Cambridge is a fascinating place that brings people and objects together; a place that unites museums and research and attracts experts from all over the world. In April 2018, the Museum of Archaeology and Anthropology welcomed world-leading experts who studied and discussed some of the manifold textile treasures hold in the collections of the museum.
This masterclass was part of a one-day workshop that bridged the disciplines. Organized by Beatriz Marín-Aguilera (Cambridge, McDonald Institute for Archaeological Research) and Stefan Hanß (Cambridge, Faculty of History), the workshop In-Between Textiles brought together anthropologists, archaeologists, and historians whose research explores how textiles relate to cultural encounters between circa 1400 and 1800.
Thanks to the support of Chris Wingfield (MAA, Senior Curator), Imogen Gunn (MAA, Collections Manager), and Rachel Hand (MAA, Collections Manager), the Museum of Archaeology and Anthropology opened its doors and welcomed the participants of the workshop to study both Pacific and South American textiles in their local and global dimensions. Discussions, for instance, evolved about the identification and weaving techniques of Andean and Chilean textiles. The researchers furthermore debated the fascinating question to which extent such textiles reflect on exchanges between indigenous societies and how the production and usage of textiles changed with the Spanish conquest. Studying these fabrics in detail shed new light on past societies and their material worlds.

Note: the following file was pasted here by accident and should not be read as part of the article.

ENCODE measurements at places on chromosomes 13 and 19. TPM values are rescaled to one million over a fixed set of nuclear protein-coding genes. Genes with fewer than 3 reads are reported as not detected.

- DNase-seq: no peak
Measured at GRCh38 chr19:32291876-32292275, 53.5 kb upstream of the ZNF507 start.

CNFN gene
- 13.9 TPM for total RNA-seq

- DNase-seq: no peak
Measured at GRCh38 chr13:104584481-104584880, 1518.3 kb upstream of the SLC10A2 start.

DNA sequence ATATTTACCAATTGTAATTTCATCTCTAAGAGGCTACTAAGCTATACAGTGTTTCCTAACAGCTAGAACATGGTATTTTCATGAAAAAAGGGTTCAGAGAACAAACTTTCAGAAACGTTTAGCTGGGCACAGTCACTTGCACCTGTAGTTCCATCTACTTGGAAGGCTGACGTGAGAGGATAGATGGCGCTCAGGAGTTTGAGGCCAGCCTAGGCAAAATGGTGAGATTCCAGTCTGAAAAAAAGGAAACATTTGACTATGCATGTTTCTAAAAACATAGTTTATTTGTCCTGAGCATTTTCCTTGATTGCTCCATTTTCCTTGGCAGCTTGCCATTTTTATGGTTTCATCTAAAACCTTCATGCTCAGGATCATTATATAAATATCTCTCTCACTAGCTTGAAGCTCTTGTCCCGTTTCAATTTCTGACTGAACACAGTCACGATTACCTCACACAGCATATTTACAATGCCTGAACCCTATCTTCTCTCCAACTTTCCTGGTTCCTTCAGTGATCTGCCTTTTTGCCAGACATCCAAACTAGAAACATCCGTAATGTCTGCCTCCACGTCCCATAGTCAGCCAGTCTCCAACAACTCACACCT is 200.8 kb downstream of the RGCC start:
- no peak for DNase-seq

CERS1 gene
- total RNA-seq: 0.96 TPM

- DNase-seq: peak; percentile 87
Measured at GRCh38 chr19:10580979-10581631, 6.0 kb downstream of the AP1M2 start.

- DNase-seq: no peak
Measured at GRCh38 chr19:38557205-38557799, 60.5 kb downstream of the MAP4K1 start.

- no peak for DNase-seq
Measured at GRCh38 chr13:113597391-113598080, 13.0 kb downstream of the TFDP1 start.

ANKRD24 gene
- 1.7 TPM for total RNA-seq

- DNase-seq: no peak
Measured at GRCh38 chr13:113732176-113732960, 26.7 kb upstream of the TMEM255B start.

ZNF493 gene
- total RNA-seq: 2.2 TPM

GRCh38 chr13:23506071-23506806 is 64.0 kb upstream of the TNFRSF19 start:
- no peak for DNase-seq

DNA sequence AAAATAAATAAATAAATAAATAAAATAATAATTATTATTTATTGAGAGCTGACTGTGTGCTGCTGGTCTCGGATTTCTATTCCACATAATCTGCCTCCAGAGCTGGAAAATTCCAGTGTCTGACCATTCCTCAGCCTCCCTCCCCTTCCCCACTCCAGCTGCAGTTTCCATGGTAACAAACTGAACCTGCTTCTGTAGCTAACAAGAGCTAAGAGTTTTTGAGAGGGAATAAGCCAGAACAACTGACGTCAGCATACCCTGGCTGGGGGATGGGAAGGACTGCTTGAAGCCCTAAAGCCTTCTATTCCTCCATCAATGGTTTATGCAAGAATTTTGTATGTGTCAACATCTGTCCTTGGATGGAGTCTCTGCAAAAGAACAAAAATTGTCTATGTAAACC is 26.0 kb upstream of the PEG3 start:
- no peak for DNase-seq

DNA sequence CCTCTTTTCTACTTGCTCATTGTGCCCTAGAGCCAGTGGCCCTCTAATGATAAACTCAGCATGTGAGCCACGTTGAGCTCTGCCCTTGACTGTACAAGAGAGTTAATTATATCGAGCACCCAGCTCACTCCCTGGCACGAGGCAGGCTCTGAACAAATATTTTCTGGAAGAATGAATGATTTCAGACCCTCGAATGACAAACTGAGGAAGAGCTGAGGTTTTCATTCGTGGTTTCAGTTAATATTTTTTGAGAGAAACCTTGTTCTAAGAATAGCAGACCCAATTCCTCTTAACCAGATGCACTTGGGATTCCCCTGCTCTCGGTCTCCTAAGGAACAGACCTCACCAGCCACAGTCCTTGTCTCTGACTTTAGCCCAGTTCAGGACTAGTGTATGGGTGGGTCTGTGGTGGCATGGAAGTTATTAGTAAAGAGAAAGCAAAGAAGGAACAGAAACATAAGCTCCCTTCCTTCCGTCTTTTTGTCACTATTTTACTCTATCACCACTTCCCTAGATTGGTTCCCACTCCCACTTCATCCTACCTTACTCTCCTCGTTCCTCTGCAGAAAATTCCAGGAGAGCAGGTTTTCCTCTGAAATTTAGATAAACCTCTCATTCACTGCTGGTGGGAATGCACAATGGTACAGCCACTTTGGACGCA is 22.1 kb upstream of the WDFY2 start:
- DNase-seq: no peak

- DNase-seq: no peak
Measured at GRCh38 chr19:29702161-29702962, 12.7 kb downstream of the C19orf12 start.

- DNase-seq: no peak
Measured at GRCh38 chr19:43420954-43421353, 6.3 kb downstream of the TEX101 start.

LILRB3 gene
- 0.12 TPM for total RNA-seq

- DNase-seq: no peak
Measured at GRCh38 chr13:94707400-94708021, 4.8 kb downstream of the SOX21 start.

Another debate centred on cloths produced and exchanged on the other side of the globe: the Pacific. The researchers studied, amongst others, Hawaiian ‘Ahu ‘ula, knotted cloaks with thousands of vibrantly coloured feathers attached to it. Debates evolved about the patterns and the symbolic meanings of the materials and colours as well as their relationship with labour regimes and social hierarchies. Studying imitations of such feather capes across the eighteenth- and early nineteenth-century globe, the researchers debated the impact of the exchange and circulation of Pacific textiles on processes of imitation, innovation, and global connections. As the participants are based at institutions in Cambridge, Harvard, Istanbul, Leicester, and Warwick, the masterclass also helped to relate the holdings of the Museum of Archaeology and Anthropology to artefacts preserved in the collections of other museums in Africa, Asia, Europe, the UK, and the US. Such comparative approaches, again, underlined the remarkable and fascinating treasures of the University of Cambridge Museums. These dialogues beyond the traditional boundaries of academic disciplines and nations will help to make those objects a more integral part of the narratives that we tell about the past.